Atrial Septal Defect
What is an Atrial Septal Defect?
An atrial septal defect (ASD) is a congenital condition in which a hole is present between the 2 top chambers (atria) of the heart. ASDs may be present in various locations in the internal wall (septum) between the atria of the heart.
Consequences of Atrial Septal Defects
Small atrial septal defects may not cause any problems and may close on their own. Large or persistent atrial septal defects result in excess blood flow to the lungs and stretching/enlargement of the right side of the heart This can lead to increased pressure in the arteries of the lung as well as heart failure.
Symptoms of Atrial Septal Defects
An atrial septal defect is not usually associated with symptoms in childhood. After the age of 30, symptoms such as fatigue, shortness of breath, heart palpitations, abdominal or lower extremity swelling, stroke and frequent lung infections can occur. ASDs may be associated with abnormal connections of the veins from the lungs to the heart.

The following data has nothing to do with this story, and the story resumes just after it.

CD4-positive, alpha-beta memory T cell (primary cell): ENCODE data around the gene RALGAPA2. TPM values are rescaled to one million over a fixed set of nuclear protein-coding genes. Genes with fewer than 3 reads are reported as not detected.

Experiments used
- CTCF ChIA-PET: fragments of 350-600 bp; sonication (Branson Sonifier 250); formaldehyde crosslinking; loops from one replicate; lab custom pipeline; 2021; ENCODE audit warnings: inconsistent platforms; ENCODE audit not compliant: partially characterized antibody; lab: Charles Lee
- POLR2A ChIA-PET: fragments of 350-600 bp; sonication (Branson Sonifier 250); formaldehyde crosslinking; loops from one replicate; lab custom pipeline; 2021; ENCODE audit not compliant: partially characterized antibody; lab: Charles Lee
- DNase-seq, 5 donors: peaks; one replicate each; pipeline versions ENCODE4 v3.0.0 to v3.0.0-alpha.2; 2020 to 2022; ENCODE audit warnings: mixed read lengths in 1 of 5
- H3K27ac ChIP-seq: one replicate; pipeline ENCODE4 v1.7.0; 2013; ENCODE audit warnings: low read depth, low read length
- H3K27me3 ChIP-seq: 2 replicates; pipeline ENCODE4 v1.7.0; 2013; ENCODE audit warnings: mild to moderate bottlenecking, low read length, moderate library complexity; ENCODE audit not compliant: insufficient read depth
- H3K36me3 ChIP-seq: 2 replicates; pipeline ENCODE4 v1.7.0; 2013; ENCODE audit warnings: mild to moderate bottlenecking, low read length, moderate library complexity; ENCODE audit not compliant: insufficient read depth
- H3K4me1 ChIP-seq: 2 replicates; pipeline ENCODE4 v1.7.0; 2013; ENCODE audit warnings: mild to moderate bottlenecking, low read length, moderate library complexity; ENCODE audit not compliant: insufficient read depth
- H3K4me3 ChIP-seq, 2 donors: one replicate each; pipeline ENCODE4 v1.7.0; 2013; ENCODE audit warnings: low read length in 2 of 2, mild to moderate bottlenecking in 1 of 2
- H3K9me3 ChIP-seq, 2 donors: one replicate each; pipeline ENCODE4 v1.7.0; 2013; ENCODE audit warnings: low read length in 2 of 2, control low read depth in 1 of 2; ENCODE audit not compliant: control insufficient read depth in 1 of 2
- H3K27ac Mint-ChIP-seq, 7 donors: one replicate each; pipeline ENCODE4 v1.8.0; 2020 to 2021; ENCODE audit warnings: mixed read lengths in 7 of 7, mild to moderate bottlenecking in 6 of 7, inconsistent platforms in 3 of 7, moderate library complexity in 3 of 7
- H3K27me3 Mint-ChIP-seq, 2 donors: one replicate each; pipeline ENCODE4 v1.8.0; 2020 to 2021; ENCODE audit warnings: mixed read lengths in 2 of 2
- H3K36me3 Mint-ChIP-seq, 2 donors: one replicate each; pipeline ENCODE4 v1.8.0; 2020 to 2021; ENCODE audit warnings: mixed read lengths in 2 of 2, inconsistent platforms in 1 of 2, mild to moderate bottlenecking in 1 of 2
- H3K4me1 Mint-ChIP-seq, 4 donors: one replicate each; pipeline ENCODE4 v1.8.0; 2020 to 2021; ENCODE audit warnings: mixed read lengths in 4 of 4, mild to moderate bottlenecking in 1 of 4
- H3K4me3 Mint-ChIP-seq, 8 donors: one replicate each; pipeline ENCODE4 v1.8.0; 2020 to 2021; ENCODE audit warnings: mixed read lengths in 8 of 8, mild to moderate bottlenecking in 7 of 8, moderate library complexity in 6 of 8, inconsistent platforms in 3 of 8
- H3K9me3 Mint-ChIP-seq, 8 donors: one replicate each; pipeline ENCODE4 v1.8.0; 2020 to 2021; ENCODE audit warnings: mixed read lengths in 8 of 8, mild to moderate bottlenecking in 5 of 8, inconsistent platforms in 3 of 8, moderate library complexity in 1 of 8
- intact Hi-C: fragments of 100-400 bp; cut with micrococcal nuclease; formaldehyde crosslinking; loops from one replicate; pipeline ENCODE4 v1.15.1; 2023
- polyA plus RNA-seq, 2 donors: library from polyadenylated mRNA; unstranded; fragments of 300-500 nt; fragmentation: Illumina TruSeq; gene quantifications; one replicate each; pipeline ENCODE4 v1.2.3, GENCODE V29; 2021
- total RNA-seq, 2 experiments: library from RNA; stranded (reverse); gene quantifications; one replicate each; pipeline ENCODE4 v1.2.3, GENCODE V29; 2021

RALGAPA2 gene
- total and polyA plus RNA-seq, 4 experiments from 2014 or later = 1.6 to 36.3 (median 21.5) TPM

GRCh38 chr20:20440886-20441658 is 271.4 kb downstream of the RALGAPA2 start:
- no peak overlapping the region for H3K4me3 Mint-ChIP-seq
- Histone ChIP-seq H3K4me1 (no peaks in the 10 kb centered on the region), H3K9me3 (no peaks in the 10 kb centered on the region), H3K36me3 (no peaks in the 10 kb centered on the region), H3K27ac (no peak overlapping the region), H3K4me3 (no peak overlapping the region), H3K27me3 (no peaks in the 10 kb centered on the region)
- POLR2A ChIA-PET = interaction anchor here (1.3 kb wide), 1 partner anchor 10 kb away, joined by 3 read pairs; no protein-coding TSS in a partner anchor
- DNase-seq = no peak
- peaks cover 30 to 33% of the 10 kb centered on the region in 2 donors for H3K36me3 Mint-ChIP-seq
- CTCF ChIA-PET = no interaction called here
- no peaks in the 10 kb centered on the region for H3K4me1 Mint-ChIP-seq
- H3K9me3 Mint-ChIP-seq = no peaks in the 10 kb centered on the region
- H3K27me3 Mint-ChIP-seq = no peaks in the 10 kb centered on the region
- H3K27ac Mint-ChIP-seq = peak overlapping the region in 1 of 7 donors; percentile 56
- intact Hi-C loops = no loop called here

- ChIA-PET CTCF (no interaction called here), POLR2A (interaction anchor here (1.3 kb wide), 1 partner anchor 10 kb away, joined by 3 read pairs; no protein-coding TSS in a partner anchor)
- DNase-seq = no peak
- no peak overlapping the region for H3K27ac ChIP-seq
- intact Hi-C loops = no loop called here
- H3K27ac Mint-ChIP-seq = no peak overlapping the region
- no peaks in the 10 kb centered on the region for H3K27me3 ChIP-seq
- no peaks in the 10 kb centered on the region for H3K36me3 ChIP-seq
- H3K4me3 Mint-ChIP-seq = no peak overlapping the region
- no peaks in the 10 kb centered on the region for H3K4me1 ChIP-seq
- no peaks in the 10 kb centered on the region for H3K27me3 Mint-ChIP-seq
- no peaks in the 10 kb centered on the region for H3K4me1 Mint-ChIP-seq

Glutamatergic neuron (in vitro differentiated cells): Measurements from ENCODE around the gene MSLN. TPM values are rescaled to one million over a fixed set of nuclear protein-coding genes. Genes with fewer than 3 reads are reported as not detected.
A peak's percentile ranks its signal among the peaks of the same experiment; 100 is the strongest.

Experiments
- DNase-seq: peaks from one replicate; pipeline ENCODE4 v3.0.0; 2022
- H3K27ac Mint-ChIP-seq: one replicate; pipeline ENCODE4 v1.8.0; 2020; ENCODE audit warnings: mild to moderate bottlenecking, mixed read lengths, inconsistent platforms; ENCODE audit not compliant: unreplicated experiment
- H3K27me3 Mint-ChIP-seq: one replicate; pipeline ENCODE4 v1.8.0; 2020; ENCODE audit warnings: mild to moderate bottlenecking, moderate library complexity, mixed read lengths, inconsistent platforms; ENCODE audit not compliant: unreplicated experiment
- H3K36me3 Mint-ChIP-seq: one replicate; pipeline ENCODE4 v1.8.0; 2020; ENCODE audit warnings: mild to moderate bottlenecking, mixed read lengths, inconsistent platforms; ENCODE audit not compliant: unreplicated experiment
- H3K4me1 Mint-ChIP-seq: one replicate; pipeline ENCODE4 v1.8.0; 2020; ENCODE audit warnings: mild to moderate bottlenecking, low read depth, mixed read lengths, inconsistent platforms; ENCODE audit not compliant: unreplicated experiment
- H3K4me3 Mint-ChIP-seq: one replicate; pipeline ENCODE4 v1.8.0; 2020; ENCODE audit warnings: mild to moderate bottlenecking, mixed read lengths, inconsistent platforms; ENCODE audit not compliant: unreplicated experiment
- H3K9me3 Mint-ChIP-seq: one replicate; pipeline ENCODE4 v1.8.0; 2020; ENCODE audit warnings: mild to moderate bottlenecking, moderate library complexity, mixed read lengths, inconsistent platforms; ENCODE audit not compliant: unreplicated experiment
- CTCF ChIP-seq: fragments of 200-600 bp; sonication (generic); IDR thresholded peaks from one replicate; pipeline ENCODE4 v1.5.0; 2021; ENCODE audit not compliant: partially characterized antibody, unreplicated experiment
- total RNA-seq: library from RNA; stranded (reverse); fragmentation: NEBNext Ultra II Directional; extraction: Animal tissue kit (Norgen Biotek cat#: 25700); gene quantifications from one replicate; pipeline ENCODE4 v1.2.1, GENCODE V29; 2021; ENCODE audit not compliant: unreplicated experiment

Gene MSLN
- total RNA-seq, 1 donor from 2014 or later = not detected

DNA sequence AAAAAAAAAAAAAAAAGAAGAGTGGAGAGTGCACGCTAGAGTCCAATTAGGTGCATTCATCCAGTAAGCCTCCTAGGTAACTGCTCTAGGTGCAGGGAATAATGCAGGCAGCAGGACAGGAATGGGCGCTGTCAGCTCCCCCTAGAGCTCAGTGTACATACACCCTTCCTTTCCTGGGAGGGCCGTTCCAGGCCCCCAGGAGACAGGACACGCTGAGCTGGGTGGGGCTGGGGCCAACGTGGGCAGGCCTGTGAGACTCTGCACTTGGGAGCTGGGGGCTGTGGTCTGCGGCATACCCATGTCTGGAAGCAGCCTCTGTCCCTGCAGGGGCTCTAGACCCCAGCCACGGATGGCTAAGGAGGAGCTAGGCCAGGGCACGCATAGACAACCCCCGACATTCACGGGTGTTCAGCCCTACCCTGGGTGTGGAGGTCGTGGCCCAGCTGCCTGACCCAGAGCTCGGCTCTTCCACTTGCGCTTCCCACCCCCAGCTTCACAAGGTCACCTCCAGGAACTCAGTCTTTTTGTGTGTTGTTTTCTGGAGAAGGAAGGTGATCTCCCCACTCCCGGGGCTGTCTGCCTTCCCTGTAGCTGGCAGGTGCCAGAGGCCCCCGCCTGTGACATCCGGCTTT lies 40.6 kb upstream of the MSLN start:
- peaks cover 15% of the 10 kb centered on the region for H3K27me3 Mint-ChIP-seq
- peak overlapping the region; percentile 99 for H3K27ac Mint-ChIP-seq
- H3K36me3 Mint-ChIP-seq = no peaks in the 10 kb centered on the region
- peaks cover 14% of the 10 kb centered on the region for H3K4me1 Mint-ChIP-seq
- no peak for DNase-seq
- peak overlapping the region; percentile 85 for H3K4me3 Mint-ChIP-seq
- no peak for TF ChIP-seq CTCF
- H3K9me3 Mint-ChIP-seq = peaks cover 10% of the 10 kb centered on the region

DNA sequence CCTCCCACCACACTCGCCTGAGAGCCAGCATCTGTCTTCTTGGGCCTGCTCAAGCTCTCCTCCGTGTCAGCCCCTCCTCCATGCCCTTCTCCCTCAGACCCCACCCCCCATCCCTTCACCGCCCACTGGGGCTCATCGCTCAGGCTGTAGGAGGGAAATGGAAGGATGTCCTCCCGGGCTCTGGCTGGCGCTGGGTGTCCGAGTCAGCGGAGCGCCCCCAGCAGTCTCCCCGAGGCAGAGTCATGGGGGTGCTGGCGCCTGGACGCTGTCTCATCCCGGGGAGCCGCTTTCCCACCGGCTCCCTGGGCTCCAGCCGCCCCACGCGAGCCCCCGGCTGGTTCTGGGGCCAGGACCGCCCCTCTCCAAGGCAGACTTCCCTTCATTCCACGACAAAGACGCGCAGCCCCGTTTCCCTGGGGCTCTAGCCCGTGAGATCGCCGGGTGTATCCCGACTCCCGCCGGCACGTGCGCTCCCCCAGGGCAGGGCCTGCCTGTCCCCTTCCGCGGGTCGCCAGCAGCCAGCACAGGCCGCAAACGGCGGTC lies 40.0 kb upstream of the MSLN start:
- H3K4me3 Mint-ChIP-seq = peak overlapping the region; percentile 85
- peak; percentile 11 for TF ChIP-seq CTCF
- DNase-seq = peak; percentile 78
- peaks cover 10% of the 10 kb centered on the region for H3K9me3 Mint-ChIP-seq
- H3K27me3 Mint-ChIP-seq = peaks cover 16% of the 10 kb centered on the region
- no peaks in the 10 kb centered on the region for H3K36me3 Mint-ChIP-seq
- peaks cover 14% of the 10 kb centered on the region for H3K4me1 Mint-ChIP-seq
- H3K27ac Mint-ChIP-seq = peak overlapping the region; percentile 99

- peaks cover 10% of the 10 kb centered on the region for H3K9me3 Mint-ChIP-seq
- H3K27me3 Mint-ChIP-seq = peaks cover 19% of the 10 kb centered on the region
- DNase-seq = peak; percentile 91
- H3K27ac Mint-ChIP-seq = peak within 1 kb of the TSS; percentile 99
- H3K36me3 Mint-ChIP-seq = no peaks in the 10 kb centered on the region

Diagnosis of Atrial Septal Defects
An atrial septal defect may be discovered incidentally by your child’s doctor who hears a murmur while listening to the heart or observes a defect on an ultrasound. To confirm the presence of an atrial septal defect, an echocardiogram, electrocardiogram, cardiac catheterisation, chest X-ray, CT or MRI may be performed.
Treatment of Atrial Septal Defect
Surgery to repair a persistent atrial septal defect is usually recommended during childhood to avoid future problems. Your doctor will close the hole with a patch or directly with sutures. If the lung veins are abnormally connected they are redirected or reconnected at the same operation.